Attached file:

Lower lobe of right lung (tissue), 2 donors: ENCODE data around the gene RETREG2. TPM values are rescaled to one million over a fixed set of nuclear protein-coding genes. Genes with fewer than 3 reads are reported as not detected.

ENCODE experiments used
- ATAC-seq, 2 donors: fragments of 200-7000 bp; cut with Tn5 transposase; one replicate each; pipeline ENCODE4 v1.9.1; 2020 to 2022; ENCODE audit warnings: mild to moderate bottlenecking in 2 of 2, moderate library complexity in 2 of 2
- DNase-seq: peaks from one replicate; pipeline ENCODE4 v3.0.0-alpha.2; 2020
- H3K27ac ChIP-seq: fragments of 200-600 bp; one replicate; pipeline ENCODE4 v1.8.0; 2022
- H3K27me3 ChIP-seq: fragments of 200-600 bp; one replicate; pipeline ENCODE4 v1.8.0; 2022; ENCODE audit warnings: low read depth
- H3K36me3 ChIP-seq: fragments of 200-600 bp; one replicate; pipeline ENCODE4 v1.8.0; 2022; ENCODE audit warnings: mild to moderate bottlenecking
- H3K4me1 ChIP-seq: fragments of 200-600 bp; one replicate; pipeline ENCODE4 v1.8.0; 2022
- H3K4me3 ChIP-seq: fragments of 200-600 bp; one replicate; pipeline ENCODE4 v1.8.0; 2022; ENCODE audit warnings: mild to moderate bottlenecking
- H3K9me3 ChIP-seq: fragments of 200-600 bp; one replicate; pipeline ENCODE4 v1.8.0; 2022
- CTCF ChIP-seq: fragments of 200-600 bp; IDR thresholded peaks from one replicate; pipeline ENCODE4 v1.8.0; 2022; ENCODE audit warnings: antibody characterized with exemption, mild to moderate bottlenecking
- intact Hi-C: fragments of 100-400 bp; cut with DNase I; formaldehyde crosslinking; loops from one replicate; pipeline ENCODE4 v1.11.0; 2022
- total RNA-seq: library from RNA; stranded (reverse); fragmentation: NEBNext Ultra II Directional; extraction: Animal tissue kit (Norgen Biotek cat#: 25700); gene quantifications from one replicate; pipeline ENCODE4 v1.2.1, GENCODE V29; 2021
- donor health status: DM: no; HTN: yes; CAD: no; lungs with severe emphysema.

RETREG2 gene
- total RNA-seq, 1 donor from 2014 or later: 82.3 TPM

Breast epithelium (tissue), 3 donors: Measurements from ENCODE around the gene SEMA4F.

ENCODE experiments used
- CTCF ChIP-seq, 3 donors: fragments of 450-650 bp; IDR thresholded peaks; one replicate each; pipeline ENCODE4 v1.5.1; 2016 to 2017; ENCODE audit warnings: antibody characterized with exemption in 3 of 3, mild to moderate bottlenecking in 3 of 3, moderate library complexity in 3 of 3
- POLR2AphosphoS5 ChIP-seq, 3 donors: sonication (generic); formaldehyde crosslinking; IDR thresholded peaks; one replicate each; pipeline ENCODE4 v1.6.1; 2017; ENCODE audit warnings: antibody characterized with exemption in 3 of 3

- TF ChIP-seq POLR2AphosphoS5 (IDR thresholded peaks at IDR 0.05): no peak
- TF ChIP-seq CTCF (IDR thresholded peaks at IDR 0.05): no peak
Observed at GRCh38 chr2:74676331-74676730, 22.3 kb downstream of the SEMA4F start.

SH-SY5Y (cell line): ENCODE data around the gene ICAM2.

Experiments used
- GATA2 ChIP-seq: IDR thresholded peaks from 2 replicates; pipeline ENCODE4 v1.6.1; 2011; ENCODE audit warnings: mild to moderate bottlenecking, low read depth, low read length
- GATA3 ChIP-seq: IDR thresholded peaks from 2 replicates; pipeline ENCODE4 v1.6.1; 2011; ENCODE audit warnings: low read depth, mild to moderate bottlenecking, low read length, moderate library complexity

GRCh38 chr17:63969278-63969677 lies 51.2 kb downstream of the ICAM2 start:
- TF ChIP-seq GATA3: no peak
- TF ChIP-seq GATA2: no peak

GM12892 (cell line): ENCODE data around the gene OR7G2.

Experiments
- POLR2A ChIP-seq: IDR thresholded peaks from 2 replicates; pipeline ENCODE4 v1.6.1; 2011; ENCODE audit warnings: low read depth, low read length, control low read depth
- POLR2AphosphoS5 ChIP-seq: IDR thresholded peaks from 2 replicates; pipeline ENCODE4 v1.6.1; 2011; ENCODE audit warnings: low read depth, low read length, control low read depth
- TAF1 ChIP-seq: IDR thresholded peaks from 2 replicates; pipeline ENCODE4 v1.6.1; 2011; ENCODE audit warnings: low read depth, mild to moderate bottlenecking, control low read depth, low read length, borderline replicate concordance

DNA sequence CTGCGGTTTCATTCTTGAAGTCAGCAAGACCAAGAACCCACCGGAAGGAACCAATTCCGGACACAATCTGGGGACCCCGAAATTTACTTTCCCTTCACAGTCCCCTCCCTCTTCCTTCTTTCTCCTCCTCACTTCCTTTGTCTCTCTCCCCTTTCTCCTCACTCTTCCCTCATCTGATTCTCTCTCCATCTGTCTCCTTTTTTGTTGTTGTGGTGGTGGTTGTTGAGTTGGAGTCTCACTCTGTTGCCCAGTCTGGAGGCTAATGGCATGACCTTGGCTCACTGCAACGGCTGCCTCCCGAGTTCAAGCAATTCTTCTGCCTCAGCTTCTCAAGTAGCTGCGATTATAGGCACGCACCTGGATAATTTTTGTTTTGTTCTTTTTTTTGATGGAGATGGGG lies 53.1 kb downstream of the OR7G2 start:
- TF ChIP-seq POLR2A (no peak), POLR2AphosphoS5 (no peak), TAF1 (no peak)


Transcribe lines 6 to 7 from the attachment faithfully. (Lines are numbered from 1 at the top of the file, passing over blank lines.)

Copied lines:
- H3K27me3 ChIP-seq: fragments of 200-600 bp; one replicate; pipeline ENCODE4 v1.8.0; 2022; ENCODE audit warnings: low read depth
- H3K36me3 ChIP-seq: fragments of 200-600 bp; one replicate; pipeline ENCODE4 v1.8.0; 2022; ENCODE audit warnings: mild to moderate bottlenecking